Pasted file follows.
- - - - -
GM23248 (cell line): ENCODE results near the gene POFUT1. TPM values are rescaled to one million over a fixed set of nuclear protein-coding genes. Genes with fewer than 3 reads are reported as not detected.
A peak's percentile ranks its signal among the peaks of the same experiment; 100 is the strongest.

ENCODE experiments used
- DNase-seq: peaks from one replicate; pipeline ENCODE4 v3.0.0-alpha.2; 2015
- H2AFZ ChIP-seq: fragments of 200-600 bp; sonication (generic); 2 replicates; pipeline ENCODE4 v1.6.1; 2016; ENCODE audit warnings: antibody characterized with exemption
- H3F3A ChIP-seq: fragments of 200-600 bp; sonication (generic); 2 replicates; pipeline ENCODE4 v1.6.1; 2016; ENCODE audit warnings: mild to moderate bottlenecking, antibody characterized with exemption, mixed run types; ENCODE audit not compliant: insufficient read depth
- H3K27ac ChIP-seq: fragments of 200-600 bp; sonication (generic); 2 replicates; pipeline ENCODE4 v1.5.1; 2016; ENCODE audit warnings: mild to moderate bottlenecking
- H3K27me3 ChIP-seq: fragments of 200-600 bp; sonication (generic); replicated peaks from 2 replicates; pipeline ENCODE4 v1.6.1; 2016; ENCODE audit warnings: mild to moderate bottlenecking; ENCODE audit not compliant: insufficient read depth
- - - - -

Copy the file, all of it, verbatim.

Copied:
GM23248 (cell line): ENCODE results near the gene POFUT1. TPM values are rescaled to one million over a fixed set of nuclear protein-coding genes. Genes with fewer than 3 reads are reported as not detected.
A peak's percentile ranks its signal among the peaks of the same experiment; 100 is the strongest.

ENCODE experiments used
- DNase-seq: peaks from one replicate; pipeline ENCODE4 v3.0.0-alpha.2; 2015
- H2AFZ ChIP-seq: fragments of 200-600 bp; sonication (generic); 2 replicates; pipeline ENCODE4 v1.6.1; 2016; ENCODE audit warnings: antibody characterized with exemption
- H3F3A ChIP-seq: fragments of 200-600 bp; sonication (generic); 2 replicates; pipeline ENCODE4 v1.6.1; 2016; ENCODE audit warnings: mild to moderate bottlenecking, antibody characterized with exemption, mixed run types; ENCODE audit not compliant: insufficient read depth
- H3K27ac ChIP-seq: fragments of 200-600 bp; sonication (generic); 2 replicates; pipeline ENCODE4 v1.5.1; 2016; ENCODE audit warnings: mild to moderate bottlenecking
- H3K27me3 ChIP-seq: fragments of 200-600 bp; sonication (generic); replicated peaks from 2 replicates; pipeline ENCODE4 v1.6.1; 2016; ENCODE audit warnings: mild to moderate bottlenecking; ENCODE audit not compliant: insufficient read depth